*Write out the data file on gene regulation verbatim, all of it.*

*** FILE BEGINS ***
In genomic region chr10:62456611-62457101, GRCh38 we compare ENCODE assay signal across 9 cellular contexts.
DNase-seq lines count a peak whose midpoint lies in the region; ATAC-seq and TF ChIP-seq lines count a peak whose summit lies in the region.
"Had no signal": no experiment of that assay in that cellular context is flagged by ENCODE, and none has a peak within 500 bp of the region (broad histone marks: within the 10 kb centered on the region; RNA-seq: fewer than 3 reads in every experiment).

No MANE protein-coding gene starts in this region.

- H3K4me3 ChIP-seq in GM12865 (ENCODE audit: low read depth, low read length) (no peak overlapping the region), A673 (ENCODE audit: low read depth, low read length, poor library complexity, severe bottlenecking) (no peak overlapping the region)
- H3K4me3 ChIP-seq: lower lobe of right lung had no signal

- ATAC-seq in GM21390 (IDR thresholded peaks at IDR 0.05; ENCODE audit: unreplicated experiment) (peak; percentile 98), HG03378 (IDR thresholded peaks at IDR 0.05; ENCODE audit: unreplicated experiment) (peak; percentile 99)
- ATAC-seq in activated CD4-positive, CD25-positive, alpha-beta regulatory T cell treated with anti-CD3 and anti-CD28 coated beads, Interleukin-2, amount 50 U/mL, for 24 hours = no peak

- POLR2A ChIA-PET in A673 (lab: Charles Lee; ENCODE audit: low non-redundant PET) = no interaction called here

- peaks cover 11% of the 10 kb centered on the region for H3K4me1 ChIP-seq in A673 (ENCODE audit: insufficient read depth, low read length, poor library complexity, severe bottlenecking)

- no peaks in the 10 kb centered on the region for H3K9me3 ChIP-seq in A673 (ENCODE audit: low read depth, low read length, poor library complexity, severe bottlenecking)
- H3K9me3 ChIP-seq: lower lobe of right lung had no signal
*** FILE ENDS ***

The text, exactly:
In genomic region chr10:62456611-62457101, GRCh38 we compare ENCODE assay signal across 9 cellular contexts.
DNase-seq lines count a peak whose midpoint lies in the region; ATAC-seq and TF ChIP-seq lines count a peak whose summit lies in the region.
"Had no signal": no experiment of that assay in that cellular context is flagged by ENCODE, and none has a peak within 500 bp of the region (broad histone marks: within the 10 kb centered on the region; RNA-seq: fewer than 3 reads in every experiment).

No MANE protein-coding gene starts in this region.

- H3K4me3 ChIP-seq in GM12865 (ENCODE audit: low read depth, low read length) (no peak overlapping the region), A673 (ENCODE audit: low read depth, low read length, poor library complexity, severe bottlenecking) (no peak overlapping the region)
- H3K4me3 ChIP-seq: lower lobe of right lung had no signal

- ATAC-seq in GM21390 (IDR thresholded peaks at IDR 0.05; ENCODE audit: unreplicated experiment) (peak; percentile 98), HG03378 (IDR thresholded peaks at IDR 0.05; ENCODE audit: unreplicated experiment) (peak; percentile 99)
- ATAC-seq in activated CD4-positive, CD25-positive, alpha-beta regulatory T cell treated with anti-CD3 and anti-CD28 coated beads, Interleukin-2, amount 50 U/mL, for 24 hours = no peak

- POLR2A ChIA-PET in A673 (lab: Charles Lee; ENCODE audit: low non-redundant PET) = no interaction called here

- peaks cover 11% of the 10 kb centered on the region for H3K4me1 ChIP-seq in A673 (ENCODE audit: insufficient read depth, low read length, poor library complexity, severe bottlenecking)

- no peaks in the 10 kb centered on the region for H3K9me3 ChIP-seq in A673 (ENCODE audit: low read depth, low read length, poor library complexity, severe bottlenecking)
- H3K9me3 ChIP-seq: lower lobe of right lung had no signal